Computing the sum of a particular series.

In summary, the problem involves finding the solution to a series that is similar to e^x, but the comparison to other functions/series does not lead to a clear solution. The solution is found by shifting the start of the series and using the Poisson distribution, which results in the answer of 1/(e^-x). However, the denominators for (x-1) and 1 are incorrect and the solution should be written as e^(x-1)-x/(x-1)^2.
  • #1
ShizukaSm
85
0

Homework Statement


Capture.PNG


The Attempt at a Solution



Alright, so, I'm clueless about doing this one. I do know that it's extremely similar to e^x

[itex]\sum_{n->0}^{\infty}\frac{x^n}{n!}[/itex]

But really, that means nothing! Usually there's another function/series I can compare and then integrate, in this case I don't have any idea on how to procceed.

Can someone tip me in the right direction, please?

Thanks in advance!
 
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  • #2
Those quotation marks are "n"?

##\sum_{n=0}^\infty \frac{(x-1)^n}{(n+2)!} = \sum_{n=2}^\infty \frac{(x-1)^{n-2}}{n!}
= \frac{1}{(x-1)^2} \sum_{n=2}^\infty \frac{(x-1)^n}{n!}##
Just 2 steps left to get an exponential function.
 
  • #3
ShizukaSm said:

Homework Statement


View attachment 55181

The Attempt at a Solution



Alright, so, I'm clueless about doing this one. I do know that it's extremely similar to e^x

[itex]\sum_{n->0}^{\infty}\frac{x^n}{n!}[/itex]

But really, that means nothing! Usually there's another function/series I can compare and then integrate, in this case I don't have any idea on how to procceed.

Woops. I think I answered the wrong problem. But you can use the above method to solve your problem.

Woops I think I answered the wrong question. But you can use this example to probably solve your problem.

Can someone tip me in the right direction, please?

Thanks in advance!

You can try to use the Poisson distribution find the solution from there.

In other words,

multiply your summation with the e^(-x)/(e^(-x)). Move the denominator out. We know that the summation(e^(-x) * x^n/ n!) must be 1 since it is a distribution (Poisson). So the answer is 1/(e^-x).
 
  • #4
mfb said:
Those quotation marks are "n"?

##\sum_{n=0}^\infty \frac{(x-1)^n}{(n+2)!} = \sum_{n=2}^\infty \frac{(x-1)^{n-2}}{n!}
= \frac{1}{(x-1)^2} \sum_{n=2}^\infty \frac{(x-1)^n}{n!}##
Just 2 steps left to get an exponential function.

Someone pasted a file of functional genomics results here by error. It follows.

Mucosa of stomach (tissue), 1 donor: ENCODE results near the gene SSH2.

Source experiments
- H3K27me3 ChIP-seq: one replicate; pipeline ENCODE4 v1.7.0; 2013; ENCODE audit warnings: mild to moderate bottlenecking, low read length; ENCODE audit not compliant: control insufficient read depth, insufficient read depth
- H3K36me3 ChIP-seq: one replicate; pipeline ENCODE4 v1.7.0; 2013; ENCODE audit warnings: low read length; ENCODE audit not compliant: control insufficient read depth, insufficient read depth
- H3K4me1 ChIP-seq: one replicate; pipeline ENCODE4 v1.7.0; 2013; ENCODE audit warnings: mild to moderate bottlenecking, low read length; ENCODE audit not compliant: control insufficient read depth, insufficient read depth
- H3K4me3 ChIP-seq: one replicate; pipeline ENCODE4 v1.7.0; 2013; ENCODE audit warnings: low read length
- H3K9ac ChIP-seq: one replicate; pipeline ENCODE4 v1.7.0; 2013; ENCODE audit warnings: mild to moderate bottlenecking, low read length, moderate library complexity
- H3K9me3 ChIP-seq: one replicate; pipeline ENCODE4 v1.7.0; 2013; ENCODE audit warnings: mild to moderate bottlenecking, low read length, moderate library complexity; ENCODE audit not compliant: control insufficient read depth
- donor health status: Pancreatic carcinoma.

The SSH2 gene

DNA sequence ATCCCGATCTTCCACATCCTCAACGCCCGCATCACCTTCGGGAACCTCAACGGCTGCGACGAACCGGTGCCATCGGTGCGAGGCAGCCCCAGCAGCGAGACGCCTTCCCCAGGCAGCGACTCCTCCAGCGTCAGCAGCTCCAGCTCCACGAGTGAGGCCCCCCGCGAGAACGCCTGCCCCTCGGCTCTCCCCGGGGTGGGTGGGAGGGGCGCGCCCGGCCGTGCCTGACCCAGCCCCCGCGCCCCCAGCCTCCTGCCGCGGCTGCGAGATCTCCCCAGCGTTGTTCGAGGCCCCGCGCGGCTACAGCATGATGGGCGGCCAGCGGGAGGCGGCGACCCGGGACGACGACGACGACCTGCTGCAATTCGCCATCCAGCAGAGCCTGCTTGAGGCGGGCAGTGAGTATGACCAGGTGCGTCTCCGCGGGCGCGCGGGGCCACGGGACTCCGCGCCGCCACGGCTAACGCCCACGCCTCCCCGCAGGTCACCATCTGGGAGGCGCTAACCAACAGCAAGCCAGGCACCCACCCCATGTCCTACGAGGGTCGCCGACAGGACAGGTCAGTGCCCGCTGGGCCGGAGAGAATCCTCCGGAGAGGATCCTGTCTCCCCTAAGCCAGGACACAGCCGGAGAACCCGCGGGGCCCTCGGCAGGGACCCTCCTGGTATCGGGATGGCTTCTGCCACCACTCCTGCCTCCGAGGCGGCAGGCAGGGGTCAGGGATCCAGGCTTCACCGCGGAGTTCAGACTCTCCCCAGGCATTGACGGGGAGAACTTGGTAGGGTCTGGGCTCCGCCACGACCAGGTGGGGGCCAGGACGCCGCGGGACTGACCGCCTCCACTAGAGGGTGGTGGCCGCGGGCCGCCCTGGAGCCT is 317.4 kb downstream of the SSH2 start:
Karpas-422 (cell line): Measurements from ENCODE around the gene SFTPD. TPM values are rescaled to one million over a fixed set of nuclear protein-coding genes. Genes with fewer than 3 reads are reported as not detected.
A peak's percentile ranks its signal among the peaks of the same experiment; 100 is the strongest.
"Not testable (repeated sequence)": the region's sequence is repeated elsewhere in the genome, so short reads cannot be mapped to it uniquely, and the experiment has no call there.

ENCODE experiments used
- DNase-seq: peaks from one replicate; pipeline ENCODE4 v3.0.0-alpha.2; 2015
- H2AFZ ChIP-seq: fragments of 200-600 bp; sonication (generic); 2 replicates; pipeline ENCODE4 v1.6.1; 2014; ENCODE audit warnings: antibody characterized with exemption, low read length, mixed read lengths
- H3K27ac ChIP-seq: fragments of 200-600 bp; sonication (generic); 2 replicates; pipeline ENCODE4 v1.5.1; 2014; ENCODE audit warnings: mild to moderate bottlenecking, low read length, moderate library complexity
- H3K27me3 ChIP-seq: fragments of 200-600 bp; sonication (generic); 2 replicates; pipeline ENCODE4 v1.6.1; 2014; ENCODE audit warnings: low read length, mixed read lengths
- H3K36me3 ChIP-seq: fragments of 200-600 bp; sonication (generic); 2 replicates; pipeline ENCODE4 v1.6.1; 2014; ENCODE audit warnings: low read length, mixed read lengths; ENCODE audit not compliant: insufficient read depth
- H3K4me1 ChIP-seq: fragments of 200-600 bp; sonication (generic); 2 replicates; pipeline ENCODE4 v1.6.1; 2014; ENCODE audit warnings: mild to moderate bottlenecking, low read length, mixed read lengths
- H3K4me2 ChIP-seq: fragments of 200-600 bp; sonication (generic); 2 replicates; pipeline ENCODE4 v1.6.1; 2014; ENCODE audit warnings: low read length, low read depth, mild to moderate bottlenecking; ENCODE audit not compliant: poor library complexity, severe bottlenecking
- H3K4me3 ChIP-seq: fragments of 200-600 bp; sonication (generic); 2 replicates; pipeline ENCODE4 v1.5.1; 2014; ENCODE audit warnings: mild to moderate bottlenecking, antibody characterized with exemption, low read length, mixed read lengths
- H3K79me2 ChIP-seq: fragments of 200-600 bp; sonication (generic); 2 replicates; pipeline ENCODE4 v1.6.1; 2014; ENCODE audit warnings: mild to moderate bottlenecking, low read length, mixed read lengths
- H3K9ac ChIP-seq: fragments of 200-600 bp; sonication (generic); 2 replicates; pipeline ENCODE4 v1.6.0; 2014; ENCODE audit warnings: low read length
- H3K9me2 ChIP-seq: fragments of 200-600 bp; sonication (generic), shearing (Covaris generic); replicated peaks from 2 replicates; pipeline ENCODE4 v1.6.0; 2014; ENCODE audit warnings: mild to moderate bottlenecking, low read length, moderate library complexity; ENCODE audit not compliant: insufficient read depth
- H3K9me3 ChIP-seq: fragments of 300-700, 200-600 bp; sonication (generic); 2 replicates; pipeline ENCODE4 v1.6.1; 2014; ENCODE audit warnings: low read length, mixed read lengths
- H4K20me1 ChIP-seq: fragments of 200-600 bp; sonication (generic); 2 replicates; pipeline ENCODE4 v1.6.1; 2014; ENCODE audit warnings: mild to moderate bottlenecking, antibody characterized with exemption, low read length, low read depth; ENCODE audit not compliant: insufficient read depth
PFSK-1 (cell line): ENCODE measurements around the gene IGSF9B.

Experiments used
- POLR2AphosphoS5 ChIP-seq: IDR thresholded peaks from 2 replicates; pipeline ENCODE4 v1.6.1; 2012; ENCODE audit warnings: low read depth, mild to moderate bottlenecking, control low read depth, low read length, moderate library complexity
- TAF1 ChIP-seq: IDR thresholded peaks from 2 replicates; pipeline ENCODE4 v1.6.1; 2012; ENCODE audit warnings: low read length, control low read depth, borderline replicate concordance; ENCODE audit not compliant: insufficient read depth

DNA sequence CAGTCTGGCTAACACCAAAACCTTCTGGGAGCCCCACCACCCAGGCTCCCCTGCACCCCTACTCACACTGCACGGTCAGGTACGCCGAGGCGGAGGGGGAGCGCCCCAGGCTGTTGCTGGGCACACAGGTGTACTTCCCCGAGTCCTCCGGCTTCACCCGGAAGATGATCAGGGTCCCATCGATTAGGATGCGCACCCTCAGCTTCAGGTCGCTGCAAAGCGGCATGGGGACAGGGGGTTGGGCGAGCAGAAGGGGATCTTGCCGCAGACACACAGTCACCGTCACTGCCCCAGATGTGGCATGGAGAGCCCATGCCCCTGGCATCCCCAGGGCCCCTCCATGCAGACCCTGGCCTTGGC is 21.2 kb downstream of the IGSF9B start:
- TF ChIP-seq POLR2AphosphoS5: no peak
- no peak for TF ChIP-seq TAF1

I think they're "n", I'm not absolutely sure, but since the ebook was scanned with auto recognition, it's very possible that when scanned the "n" was with a poor print, and it recognized as ", it's the only explanation I could come up with.

Regarding the answer, whoa, I never heard of shifting the start of the sum to do that, it was very clever, so the answer would be:
##
\frac{1}{(x-1)^2} \sum_{n=2}^\infty \frac{(x-1)^n}{n!} = \frac{1}{(x-1)^2}*(e^{(x-1)} - \frac{x-1}{6} - \frac{1}{2}) = \frac{-ex+6e^x-2e}{6e(x-1)^2}##

Is this correct?

number0 said:
You can try to use the Poisson distribution find the solution from there.

In other words,

multiply your summation with the e^(-x)/(e^(-x)). Move the denominator out. We know that the summation(e^(-x) * x^n/ n!) must be 1 since it is a distribution (Poisson). So the answer is 1/(e^-x).

I haven't learned Poisson distribution yet, I'm going to see if I find this further in the book.
 
  • #5
I think the denominators for (x-1) and 1 are wrong.
And I would not split that factor of e at e^(x-1), that looks weird (at least to me).
 
  • #6
mfb said:
I think the denominators for (x-1) and 1 are wrong.
And I would not split that factor of e at e^(x-1), that looks weird (at least to me).

Ohh, I think I get it, I used the wrong term: (N+2)! , I should have used N!

So in fact:
##
\frac{1}{(x-1)^2} \sum_{n=2}^\infty \frac{(x-1)^n}{n!} = \frac{1}{(x-1)^2}*(e^{(x-1)} - \frac{x-1}{1!} - \frac{1}{0!}) = \frac{e^x - ex}{e(x-1)^2}##

Perfect!Thanks!

Why do you say it looks weird? You have a more elegant solution in mind?
 
  • #7
Well, that is just a matter of taste (and you have less e hanging around now), but I would write it as $$\frac{e^{x-1}-x}{(x-1)^2}$$
 
  • #8
Hmm indeed.

Well, thanks you for all your help so far mfb! That was great.
 

Related to Computing the sum of a particular series.

What is a series in computing?

A series in computing refers to a sequence of numbers that are added together. The sum of the numbers in the series is known as the total or the result of the computation.

What is the purpose of computing the sum of a series?

The purpose of computing the sum of a series is to find the total value of a sequence of numbers, which can be useful in a variety of mathematical and scientific calculations.

What is the formula for computing the sum of a series?

The formula for computing the sum of a series is Sn = a + (a + d) + (a + 2d) + ... + (a + (n-1)d), where n is the number of terms in the series, a is the first term, and d is the common difference between each term.

What are some common types of series that are computed?

Some common types of series that are computed include arithmetic series, geometric series, and harmonic series. These series differ in the way the terms are added together, which affects the formula used to compute the sum.

What are some methods for computing the sum of a series?

Some methods for computing the sum of a series include using the formula, manually adding each term, using a calculator or computer program, and using mathematical properties such as the sum of an arithmetic series formula or the geometric series formula.

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